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Lest We Forget

Posted on: Sunday, November 4th, 2018

As we remember the loss of our fallen soldiers, we also acknowledge the troops that have witnessed or experienced life threatening events. War trauma made a great contribution to the current studies of PTSD. In the First World War, military psychiatry came to birth. The emotional trauma became known as shell shock because doctors were not able to detect whether or not the symptoms were from physical or psychological wounds. In the Second World War PTSD affected soldiers who engaged in prolonged combat. This caused a higher rate of psychiatry.

Post traumatic stress disorder (PTSD) is a mental health problem that can be developed in people who have been through a traumatic event. Traumatic events may include threats to life, accidents, war or conflict, natural disasters or other life altering events. An individual can be the one that can experience it or see it happen to others. The concern arises weeks after the trauma just like any disorder. People usually feel numb, anxious, depressed and aren’t able to sleep. People re-experience the trauma, so they keep replaying it in their minds and have recurring flashbacks.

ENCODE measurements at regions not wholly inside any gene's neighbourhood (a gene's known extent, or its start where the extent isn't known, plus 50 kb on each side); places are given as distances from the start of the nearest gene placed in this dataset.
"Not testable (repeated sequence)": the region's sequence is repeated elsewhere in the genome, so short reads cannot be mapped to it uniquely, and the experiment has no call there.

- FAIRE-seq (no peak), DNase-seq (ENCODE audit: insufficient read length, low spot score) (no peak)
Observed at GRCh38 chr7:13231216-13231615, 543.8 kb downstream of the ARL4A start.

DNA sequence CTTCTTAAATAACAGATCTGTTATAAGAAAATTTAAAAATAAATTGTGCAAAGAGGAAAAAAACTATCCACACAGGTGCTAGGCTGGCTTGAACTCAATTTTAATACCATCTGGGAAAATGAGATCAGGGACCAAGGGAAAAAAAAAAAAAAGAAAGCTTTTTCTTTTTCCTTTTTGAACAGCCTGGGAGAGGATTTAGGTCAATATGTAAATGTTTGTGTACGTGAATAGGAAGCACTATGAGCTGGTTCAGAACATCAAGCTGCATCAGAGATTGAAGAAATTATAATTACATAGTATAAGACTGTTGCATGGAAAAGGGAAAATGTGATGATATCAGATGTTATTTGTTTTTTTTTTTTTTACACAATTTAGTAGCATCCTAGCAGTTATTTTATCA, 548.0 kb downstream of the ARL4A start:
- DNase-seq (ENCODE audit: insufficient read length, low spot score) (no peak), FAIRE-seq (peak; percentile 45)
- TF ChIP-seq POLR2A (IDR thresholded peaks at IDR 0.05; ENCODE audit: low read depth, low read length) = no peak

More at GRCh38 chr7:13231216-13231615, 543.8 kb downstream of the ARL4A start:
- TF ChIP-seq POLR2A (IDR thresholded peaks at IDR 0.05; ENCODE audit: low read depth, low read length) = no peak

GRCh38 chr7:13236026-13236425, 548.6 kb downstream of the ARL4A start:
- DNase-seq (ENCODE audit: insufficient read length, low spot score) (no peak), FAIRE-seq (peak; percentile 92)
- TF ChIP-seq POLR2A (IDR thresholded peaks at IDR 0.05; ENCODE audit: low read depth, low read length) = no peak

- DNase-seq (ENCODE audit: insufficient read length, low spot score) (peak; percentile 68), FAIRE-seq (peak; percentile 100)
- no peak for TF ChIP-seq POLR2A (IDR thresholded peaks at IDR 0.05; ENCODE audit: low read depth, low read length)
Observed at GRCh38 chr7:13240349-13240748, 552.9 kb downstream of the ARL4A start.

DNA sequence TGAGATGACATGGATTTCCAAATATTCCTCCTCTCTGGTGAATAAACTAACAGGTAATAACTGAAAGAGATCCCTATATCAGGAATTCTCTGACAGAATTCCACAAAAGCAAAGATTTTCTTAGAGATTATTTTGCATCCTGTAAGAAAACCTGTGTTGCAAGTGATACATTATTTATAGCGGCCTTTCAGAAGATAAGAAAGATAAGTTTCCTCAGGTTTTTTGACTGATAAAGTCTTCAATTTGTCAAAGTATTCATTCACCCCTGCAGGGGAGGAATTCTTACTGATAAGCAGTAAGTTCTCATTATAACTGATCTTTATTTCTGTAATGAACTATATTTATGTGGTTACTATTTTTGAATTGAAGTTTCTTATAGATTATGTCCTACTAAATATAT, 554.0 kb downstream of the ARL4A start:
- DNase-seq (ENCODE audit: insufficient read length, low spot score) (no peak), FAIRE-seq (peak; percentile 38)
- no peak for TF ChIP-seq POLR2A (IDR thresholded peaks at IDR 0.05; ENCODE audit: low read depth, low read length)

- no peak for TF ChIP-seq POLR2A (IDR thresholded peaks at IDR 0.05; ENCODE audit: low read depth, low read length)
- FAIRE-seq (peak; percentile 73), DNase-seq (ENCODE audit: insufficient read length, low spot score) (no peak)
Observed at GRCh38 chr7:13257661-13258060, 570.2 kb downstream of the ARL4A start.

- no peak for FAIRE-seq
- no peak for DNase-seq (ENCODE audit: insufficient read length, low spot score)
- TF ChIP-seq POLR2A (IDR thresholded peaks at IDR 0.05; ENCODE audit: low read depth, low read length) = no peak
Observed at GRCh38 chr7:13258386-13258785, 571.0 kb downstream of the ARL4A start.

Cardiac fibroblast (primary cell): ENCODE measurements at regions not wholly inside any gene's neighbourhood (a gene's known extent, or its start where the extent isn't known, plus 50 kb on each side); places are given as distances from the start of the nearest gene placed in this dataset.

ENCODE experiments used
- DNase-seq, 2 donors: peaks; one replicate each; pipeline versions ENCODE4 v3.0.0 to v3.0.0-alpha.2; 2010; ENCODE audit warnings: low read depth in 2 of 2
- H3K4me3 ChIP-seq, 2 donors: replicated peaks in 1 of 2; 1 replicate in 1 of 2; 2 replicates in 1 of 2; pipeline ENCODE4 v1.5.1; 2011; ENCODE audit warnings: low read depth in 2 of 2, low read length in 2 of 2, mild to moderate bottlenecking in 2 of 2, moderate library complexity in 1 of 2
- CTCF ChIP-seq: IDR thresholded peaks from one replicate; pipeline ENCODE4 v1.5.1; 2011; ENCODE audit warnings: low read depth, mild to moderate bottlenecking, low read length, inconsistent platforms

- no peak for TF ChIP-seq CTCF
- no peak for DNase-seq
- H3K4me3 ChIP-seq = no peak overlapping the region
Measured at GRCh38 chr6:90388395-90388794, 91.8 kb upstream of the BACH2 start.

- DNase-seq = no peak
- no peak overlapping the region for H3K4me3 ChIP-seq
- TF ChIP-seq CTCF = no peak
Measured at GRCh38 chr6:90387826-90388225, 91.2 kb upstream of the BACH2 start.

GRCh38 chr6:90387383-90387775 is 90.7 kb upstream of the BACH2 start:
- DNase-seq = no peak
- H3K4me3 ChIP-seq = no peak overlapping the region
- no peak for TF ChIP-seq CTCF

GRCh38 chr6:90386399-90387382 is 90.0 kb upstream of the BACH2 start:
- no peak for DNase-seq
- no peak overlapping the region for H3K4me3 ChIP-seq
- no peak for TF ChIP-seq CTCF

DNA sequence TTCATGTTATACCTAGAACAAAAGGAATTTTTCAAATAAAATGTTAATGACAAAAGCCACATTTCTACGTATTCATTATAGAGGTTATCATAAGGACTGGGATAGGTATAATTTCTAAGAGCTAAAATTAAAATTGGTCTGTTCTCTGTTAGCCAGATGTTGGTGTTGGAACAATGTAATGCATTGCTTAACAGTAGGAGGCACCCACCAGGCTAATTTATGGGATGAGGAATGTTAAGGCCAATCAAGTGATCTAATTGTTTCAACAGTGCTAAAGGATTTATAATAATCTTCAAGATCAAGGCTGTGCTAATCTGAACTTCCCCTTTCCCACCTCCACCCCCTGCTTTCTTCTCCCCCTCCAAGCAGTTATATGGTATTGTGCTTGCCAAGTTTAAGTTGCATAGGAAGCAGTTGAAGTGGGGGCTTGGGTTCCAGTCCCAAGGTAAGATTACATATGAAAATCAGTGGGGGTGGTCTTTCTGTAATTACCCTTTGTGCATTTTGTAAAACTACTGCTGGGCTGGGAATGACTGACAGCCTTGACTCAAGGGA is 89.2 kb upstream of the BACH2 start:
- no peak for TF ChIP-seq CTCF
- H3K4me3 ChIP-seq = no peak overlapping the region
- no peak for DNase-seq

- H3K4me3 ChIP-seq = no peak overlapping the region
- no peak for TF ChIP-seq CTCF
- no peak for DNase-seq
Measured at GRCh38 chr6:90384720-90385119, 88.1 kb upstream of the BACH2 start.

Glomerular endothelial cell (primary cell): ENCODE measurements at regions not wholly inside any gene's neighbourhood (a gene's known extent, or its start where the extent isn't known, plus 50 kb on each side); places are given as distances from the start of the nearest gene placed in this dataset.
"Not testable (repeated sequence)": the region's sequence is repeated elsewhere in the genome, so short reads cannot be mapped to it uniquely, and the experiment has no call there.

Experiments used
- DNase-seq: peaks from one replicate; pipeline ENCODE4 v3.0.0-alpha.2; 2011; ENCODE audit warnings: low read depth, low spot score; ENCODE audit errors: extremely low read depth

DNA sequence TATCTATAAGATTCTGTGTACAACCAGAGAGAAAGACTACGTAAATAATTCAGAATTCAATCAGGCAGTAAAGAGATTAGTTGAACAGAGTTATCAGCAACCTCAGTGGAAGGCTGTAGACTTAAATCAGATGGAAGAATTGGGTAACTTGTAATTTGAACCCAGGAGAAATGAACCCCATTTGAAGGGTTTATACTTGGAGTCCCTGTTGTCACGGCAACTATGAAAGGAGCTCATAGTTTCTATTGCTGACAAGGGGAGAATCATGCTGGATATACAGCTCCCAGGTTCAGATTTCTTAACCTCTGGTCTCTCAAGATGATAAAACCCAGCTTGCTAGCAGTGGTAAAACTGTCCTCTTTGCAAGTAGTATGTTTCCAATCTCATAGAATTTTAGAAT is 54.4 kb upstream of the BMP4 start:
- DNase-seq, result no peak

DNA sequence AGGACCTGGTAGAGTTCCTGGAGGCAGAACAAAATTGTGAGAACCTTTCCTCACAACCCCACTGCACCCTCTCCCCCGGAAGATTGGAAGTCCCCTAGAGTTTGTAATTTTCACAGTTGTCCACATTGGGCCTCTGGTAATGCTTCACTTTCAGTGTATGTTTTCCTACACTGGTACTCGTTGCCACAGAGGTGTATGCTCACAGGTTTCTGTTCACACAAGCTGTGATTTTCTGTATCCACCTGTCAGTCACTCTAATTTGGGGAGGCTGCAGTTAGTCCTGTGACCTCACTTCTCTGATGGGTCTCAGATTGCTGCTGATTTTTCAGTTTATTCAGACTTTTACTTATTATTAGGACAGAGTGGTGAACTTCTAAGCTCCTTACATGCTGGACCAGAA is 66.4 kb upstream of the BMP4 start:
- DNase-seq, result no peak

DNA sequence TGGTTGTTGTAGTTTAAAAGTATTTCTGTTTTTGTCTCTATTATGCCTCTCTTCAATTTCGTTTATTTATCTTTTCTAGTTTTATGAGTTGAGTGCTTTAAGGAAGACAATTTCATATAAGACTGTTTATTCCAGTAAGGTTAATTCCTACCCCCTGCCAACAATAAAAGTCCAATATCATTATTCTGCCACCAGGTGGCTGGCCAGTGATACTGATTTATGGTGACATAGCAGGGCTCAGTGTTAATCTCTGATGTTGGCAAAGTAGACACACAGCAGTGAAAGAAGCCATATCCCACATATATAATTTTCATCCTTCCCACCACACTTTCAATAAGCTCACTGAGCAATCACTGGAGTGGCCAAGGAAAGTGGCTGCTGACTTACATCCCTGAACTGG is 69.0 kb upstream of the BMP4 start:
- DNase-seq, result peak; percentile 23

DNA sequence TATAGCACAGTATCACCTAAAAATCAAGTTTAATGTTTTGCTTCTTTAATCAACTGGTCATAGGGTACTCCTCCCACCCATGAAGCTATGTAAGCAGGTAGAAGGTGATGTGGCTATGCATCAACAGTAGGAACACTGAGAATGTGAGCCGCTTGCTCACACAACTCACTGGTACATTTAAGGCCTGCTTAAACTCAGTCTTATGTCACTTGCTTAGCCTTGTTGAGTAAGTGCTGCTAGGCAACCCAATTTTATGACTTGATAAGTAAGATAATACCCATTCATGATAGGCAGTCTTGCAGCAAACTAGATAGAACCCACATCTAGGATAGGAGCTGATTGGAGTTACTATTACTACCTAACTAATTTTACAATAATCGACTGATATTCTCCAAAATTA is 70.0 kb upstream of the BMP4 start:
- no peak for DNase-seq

Interestingly, recent studies have found that people in rich countries are more likely to suffer from PTSD than poorer countries. This is because PTSD is linked to things that may violate our expectations. If the norm is to live in a safer environment and something occurs to turn those ideas upside down, it might be harder to get over. Although not everyone who has experienced a traumatic event gets PTSD. This disorder affects 1/10 of Canadians at some point in their life.

If you or know of someone who may have PTSD, please advise them to seek help and talk with a  counsellor today. Know you don’t have to go through it alone and it can get better.

Not all wounds are visible.

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